One of my recent YouTube videos has already gotten over 100 views. It's only the second one to reach that mark. What's even more impressive is that, as of the time I am writing this, 35 comments have been posted on it. Some of those were me replying to other comments, but most of them are from people I've never heard from before who somehow found my video. That's pretty cool, I think.
Is it too much to ask that we have one presidential candidate who's charismatic and can really energize a crowd without making a gaffe a day?
Warren Buffett says he should pay more in federal taxes. I wish that I was paying more in federal income taxes, because it would mean that I actually had an income.
I'll start my 7th Quarter of law school (6th as a full-time student) next week. Returning to law school is kind of like making love to your girlfriend for the first time after finding out that she never really had an orgasm all the other times you've been with her.
Because I'm going to be competing in a Moot Court competition this fall, I can't try out for Mock Trial. At least I have a real excuse this time.
As much as I'm looking forward to resuming my regular routine, I am going to miss having my own swimming pool. For me, a swimming pool is kind of like a bathtub (not that I use it as such): I don't like swimming in a pool with other people in it, unless the other people are supermodels or really good friends.
Gene Simmons has endorsed Rick Perry for president. Could this be the KISS of death ... or will Perry rise to it and "shock me" be winning the nomination and getting elected?
A lot of people have posted some really nasty comments on my YouTube videos, but I don't mind. What really hurts is when people I don't know read my blog posts but never comment on them. The whole point of a blog is that it's supposed to be a forum, people!
I don't begrudge President Obama for taking a vacation. Come next November, I hope the voters will send him on a permanent vacation. (By the way, I realize I'm probably not the first person to make that wisecrack, but I deliberately ignored nearly all media today so that I could delude myself into thinking it was an original witticism.)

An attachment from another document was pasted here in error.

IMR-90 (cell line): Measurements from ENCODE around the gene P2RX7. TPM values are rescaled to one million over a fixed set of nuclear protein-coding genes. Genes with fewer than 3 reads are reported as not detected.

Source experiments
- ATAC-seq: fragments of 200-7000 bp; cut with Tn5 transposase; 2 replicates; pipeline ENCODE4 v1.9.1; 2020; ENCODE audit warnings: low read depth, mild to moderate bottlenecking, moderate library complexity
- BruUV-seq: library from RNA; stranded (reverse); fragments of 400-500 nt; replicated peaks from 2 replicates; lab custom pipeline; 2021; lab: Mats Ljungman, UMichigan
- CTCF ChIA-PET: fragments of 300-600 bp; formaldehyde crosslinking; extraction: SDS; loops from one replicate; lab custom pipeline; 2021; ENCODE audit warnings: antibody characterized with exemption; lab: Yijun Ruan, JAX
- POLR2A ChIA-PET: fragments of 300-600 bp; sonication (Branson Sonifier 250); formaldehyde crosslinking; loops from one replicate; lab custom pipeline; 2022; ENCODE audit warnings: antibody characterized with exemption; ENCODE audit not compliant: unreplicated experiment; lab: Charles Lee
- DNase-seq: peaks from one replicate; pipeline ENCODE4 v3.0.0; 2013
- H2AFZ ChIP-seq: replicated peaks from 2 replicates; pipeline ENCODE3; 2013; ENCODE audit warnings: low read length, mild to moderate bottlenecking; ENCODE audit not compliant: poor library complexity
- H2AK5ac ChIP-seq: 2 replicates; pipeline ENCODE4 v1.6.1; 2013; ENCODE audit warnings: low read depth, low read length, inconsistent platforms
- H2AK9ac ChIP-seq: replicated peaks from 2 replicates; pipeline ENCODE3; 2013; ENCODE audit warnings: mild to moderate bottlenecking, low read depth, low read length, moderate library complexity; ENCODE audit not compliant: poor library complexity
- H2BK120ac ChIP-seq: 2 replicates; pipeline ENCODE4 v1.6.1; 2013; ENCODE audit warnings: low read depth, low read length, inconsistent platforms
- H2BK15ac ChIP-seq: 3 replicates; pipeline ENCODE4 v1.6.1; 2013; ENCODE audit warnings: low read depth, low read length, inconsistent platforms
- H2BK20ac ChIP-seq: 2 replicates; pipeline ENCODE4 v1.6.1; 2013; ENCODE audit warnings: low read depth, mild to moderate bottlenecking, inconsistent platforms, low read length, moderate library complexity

Thursday, August 18, 2011
Wednesday, August 17, 2011
It's an excellent point. The U.S. may not have the most favorable business climate, but we have a better quality of life than any other country. That has been our trump card against the growing number of business-friendly states on the global stage. Years ago, John Stossel did a 20/20 episode in which he visited India and Singapore and compared the ease/difficulty of opening a business in each country. In the latter, it took a few hours, much less than it would in the U.S. (and a lot less than in India). He was even able to set up a booth or something in a mall before the end of the day. Singapore also has no capital-gains tax, but on the other hand, you won't get caned for chewing gum in the United States (not by the government, anyway; I can't speak for all parents and boarding schools).STEWART: Couldn't you make the same argument, though, in terms of globalization, for companies going to India and China? If you are the pressure-valve release for companies in California, [then] who's t'say, would you criticize Texas companies --[CROSSTALK]PERRY: Seriously, you wanna live in India, or you wanna live in Texas?STEWART: Are you -- For real?[LAUGHTER/APPLAUSE]
Tuesday, August 16, 2011
Sunday, August 14, 2011
Friday, August 12, 2011
Wednesday, August 10, 2011
Three Senate Democrats -- Max Baucus, John Kerry and Patty Murray -- were named by Senate Democratic Leader Harry Reid on Tuesday to serve on a 12-member "super committee" being set up to address deficit issues.I'll stop right there to point out two things: (1) that is the longest by-line I’ve ever seen on a Reuters piece, and (2) when a reporter (or a group of them) purports to offer you "facts" about something, do you really expect that what you're about to read is purely a list of facts? I guess that second thing was actually a question. Anyway, the article describes Max Baucus this way: